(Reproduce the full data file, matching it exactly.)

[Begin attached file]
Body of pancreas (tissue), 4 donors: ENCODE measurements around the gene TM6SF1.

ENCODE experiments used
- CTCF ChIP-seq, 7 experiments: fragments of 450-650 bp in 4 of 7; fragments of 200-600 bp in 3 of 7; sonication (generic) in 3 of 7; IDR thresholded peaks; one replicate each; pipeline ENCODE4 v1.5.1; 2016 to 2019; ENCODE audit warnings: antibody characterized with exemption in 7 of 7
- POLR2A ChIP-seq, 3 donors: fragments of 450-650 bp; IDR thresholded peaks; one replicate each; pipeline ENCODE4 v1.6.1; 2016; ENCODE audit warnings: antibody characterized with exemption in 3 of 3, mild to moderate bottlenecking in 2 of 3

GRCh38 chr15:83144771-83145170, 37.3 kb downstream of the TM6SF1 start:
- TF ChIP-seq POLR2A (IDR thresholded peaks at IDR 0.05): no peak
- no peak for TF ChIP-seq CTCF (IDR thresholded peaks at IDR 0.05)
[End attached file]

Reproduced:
Body of pancreas (tissue), 4 donors: ENCODE measurements around the gene TM6SF1.

ENCODE experiments used
- CTCF ChIP-seq, 7 experiments: fragments of 450-650 bp in 4 of 7; fragments of 200-600 bp in 3 of 7; sonication (generic) in 3 of 7; IDR thresholded peaks; one replicate each; pipeline ENCODE4 v1.5.1; 2016 to 2019; ENCODE audit warnings: antibody characterized with exemption in 7 of 7
- POLR2A ChIP-seq, 3 donors: fragments of 450-650 bp; IDR thresholded peaks; one replicate each; pipeline ENCODE4 v1.6.1; 2016; ENCODE audit warnings: antibody characterized with exemption in 3 of 3, mild to moderate bottlenecking in 2 of 3

GRCh38 chr15:83144771-83145170, 37.3 kb downstream of the TM6SF1 start:
- TF ChIP-seq POLR2A (IDR thresholded peaks at IDR 0.05): no peak
- no peak for TF ChIP-seq CTCF (IDR thresholded peaks at IDR 0.05)